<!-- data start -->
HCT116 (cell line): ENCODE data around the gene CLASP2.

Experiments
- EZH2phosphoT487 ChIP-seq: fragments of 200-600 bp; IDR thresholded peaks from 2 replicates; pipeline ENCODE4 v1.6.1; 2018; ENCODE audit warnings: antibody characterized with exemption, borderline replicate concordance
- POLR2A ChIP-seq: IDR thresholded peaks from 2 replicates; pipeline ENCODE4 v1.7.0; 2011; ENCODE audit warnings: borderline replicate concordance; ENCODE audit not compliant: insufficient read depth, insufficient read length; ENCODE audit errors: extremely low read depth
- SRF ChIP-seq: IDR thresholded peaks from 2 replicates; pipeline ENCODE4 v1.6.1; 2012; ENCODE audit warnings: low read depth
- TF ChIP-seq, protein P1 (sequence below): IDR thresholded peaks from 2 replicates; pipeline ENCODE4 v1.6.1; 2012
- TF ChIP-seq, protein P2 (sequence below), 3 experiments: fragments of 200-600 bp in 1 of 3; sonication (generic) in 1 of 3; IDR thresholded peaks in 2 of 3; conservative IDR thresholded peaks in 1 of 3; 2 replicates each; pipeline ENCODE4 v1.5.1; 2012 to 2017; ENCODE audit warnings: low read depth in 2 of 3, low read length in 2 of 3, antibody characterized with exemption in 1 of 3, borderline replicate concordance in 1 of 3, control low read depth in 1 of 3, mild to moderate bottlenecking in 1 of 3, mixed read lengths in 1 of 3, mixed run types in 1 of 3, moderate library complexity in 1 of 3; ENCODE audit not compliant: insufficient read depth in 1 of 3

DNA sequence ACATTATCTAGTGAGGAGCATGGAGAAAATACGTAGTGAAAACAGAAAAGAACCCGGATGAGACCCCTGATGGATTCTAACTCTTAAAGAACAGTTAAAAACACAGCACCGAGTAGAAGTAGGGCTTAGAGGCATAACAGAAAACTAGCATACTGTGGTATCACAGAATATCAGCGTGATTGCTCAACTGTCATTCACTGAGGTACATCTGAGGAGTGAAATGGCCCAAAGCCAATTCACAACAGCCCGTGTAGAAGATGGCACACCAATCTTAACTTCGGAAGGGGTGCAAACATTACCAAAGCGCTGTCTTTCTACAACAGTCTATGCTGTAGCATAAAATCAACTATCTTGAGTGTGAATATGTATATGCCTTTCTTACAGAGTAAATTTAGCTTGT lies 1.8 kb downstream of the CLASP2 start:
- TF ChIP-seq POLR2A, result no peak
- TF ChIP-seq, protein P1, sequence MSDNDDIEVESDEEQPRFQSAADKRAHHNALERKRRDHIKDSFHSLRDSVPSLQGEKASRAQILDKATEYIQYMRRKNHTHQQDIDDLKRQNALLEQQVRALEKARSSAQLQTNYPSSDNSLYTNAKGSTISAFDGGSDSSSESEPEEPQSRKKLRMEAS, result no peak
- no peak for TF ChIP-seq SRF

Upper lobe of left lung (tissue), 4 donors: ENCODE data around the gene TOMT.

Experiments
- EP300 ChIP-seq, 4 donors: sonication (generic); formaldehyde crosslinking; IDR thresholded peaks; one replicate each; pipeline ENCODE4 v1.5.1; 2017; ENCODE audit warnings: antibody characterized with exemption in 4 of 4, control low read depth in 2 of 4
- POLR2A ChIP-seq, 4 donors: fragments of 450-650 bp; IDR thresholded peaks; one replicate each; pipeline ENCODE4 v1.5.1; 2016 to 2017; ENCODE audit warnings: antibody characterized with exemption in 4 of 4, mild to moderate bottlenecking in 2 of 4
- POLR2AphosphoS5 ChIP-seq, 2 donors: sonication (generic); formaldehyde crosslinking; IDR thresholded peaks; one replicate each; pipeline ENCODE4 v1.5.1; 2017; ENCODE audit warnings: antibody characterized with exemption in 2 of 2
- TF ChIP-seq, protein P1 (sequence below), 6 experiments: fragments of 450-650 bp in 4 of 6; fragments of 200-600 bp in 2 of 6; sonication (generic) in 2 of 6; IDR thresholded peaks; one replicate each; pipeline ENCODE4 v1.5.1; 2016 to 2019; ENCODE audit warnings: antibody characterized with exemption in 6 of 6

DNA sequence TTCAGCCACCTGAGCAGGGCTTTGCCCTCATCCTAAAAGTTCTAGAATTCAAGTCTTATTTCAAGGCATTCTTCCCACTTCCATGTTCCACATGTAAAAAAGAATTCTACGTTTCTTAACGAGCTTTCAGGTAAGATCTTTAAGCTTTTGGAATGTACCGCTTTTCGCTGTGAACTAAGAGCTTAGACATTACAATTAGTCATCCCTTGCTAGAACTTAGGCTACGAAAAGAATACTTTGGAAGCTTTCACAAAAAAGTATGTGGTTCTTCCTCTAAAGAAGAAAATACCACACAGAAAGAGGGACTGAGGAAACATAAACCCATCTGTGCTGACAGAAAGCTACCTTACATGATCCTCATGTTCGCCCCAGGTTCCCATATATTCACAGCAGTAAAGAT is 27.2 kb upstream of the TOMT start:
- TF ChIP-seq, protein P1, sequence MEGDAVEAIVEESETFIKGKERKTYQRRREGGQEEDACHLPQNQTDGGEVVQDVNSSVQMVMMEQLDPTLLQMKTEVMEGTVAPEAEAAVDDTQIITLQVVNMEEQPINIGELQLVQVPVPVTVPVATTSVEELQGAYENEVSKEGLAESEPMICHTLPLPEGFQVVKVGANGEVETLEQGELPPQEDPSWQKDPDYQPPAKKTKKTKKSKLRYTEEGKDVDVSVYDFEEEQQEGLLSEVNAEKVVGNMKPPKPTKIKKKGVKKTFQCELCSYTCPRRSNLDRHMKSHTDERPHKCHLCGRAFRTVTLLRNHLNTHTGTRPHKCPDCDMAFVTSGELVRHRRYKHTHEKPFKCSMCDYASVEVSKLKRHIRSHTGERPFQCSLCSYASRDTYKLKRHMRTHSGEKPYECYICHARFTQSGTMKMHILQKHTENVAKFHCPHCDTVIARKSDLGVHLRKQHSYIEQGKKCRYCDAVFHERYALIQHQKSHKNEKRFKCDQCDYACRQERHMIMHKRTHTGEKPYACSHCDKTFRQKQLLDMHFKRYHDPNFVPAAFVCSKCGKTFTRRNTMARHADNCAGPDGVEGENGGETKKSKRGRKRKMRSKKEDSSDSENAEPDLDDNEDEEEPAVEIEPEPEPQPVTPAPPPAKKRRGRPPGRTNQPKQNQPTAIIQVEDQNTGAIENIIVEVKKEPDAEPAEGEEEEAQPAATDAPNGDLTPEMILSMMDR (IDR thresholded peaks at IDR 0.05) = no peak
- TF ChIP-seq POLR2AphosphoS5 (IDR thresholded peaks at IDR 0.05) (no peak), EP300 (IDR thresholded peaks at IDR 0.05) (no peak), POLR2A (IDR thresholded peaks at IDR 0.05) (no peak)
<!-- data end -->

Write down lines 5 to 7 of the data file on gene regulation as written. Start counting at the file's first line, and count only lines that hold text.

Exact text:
- SRF ChIP-seq: IDR thresholded peaks from 2 replicates; pipeline ENCODE4 v1.6.1; 2012; ENCODE audit warnings: low read depth
- TF ChIP-seq, protein P1 (sequence below): IDR thresholded peaks from 2 replicates; pipeline ENCODE4 v1.6.1; 2012
- TF ChIP-seq, protein P2 (sequence below), 3 experiments: fragments of 200-600 bp in 1 of 3; sonication (generic) in 1 of 3; IDR thresholded peaks in 2 of 3; conservative IDR thresholded peaks in 1 of 3; 2 replicates each; pipeline ENCODE4 v1.5.1; 2012 to 2017; ENCODE audit warnings: low read depth in 2 of 3, low read length in 2 of 3, antibody characterized with exemption in 1 of 3, borderline replicate concordance in 1 of 3, control low read depth in 1 of 3, mild to moderate bottlenecking in 1 of 3, mixed read lengths in 1 of 3, mixed run types in 1 of 3, moderate library complexity in 1 of 3; ENCODE audit not compliant: insufficient read depth in 1 of 3